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Preventing Sound Intrusion in Wood-Framed Multifamily Projects

July 31, 2023


Sound intrusion can be detrimental to a project and be very costly to resolve after the completion of the project. As is often the case, planning ahead and investing in smart practices upfront, such as retaining consultants and making sure construction documents are followed, can save a project from major cost overruns, re-work, and insurance claims.  

In this post, we will discuss the following sound intrusion in a wood framed Multifamily Project: 

  • Discuss sound intrusion and define acceptable Sound Levels in Multifamily Projects. 
  • When an acoustical consultant should be retained. 
  • Services VERTEX offers to help identify, evaluate, and document sound intrusion. 


Because of its stiffness, wood framing readily transmits low-frequency sounds and impact noises through wood-frame projects. This is particularly a problem in floors and walls separating units. Sound can travel through both air (airborne sound) and solid materials (structure-borne sound). Structure-borne sound can be directly imparted to the building structure by a vibration, such as a humming compressor, or by direct impact, such as a boot stepping on a hardwood floor. Sound Intrusion is similar to water Intrusion, regardless of what you think, sound and water intrusion will negatively affect the project if not properly designed for.  

As sound energy travels through a building, it changes from one type of transmission to the other and back, losing energy in each transition. Because of its rigidity, wood framing is a very good transmitter of low-frequency sound. Hollow wall cavities, and thin doors do little to reduce sound transmission. Living spaces between floors can also require special treatment to reduce impact noises from above. This is another kind of noise control that is important to consider when a project is located by a major highway or near an arena or airport. The goal here is to keep outdoor noises from entering the unit/project by reducing sound transmission through windows, doors, and exterior walls and ceilings. Special acoustical windows rated for low sound transmission are often required for substantial reductions from outside noise.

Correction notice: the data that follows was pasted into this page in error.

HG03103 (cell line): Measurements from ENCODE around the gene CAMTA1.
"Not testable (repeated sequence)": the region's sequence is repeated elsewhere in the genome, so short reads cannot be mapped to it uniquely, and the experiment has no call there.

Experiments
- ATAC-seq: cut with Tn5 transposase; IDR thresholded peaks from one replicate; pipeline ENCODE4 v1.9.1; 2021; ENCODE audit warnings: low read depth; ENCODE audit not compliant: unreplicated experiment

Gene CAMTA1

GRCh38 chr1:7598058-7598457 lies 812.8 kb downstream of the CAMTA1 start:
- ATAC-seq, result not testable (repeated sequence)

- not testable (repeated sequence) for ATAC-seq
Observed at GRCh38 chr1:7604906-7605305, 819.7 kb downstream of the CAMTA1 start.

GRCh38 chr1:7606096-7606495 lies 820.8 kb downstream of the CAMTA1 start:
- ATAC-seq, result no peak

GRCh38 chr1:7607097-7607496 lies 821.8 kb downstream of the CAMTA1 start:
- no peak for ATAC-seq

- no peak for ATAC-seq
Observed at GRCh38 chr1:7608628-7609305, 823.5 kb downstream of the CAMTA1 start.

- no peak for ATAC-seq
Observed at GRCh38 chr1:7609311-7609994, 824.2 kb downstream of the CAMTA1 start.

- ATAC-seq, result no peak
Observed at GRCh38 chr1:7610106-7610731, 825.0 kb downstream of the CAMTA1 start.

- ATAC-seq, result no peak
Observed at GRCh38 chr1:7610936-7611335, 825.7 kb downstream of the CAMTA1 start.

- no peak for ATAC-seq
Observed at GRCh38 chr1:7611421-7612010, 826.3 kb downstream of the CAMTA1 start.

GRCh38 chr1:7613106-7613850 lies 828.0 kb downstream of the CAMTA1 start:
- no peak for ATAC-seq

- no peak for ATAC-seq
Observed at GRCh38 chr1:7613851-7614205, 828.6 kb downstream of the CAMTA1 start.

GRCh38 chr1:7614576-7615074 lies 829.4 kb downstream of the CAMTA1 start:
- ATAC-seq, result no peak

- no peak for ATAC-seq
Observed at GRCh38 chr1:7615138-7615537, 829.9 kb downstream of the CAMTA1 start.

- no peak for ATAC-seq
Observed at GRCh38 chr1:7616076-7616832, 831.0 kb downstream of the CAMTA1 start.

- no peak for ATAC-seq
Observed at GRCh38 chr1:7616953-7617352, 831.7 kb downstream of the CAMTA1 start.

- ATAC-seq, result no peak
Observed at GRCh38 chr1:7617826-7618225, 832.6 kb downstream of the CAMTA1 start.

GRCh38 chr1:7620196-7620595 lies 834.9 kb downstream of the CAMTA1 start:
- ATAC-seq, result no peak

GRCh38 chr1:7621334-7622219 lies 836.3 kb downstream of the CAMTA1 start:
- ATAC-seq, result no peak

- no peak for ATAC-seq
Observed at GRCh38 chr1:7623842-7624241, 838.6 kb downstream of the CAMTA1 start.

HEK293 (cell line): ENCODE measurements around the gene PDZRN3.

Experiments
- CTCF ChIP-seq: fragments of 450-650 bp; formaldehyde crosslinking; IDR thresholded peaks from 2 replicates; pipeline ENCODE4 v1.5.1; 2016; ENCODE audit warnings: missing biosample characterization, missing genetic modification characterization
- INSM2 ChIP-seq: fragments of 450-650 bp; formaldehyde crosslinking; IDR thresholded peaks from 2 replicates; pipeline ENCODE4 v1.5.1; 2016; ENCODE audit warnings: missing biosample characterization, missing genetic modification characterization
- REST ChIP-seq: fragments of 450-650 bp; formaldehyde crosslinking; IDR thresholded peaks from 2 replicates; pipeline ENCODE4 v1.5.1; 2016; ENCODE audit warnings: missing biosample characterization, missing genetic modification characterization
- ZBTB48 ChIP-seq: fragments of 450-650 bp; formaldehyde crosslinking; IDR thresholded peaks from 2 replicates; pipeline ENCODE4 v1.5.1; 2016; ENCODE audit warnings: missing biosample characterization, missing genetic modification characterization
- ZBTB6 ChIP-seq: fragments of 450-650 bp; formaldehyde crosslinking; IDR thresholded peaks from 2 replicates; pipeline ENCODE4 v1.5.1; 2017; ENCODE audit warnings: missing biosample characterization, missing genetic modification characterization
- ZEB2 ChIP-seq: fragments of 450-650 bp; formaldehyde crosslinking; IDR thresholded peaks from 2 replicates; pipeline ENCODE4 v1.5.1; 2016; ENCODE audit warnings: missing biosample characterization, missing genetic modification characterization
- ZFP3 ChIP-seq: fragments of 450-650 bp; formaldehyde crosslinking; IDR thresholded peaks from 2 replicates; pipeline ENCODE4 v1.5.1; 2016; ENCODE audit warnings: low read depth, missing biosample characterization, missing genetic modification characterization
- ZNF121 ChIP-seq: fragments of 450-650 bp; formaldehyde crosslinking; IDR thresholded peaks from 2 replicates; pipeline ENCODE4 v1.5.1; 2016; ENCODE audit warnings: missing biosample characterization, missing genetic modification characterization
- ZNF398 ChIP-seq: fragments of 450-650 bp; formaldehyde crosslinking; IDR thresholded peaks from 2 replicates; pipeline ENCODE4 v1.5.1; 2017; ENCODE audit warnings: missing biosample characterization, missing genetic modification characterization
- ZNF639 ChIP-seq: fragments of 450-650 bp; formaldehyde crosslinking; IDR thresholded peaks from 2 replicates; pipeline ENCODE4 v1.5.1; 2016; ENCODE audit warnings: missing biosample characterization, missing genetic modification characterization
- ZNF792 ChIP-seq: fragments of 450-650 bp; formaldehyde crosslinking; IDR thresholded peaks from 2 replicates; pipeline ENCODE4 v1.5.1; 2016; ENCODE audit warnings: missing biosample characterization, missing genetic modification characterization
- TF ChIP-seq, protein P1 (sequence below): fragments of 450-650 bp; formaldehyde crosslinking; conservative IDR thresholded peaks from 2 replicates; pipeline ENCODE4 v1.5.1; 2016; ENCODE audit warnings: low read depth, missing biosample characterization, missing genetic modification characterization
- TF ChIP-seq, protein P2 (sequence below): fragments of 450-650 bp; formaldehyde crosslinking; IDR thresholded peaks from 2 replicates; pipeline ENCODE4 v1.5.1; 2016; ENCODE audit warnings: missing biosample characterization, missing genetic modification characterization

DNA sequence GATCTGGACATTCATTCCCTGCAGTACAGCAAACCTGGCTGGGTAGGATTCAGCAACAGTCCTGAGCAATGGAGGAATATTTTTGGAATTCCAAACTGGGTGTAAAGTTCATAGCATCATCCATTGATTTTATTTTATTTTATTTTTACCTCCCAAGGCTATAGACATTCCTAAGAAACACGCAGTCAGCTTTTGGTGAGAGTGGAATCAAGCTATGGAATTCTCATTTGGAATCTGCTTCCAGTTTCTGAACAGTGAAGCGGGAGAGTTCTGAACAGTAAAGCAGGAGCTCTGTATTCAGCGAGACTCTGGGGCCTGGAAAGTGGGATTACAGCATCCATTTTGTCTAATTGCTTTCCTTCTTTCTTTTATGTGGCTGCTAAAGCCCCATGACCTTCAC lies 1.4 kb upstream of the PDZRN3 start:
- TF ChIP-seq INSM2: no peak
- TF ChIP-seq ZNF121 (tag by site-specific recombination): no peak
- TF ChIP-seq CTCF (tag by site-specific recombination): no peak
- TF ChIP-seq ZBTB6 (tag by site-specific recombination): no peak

Sound levels are measured in decibels (dB), which are on a logarithmic scale. A sound increase of just 10 dB indicates an increase of ten times the intensity, although our subjective experience is that the sound is twice as loud. Continuous exposure to sounds above about 85 dB can cause hearing loss in most people. Wall and floor assemblies are rated per standards established by ASTM International Standard Organizations and are indicated in Manufacturer’s literature as Sound Transmission Class (STC). The higher the rating, the greater the ability of the assembly to contain sound transmission. Minimum STC ratings in bedrooms is 44 and living rooms is 46. 

Sounds in an acoustically “live” room with all hard surfaces will seem loud and harsh due to the sound reverberating off the hard surfaces. Adding sound-absorptive materials, such as carpeting and soft furniture, will make sound softer and more pleasant within the room but will do little to reduce the transmission of sound to adjacent rooms. To reduce transmission requires sound isolation strategies, typically using high- mass materials, double-framed walls, or resilient connections between the drywall and framing.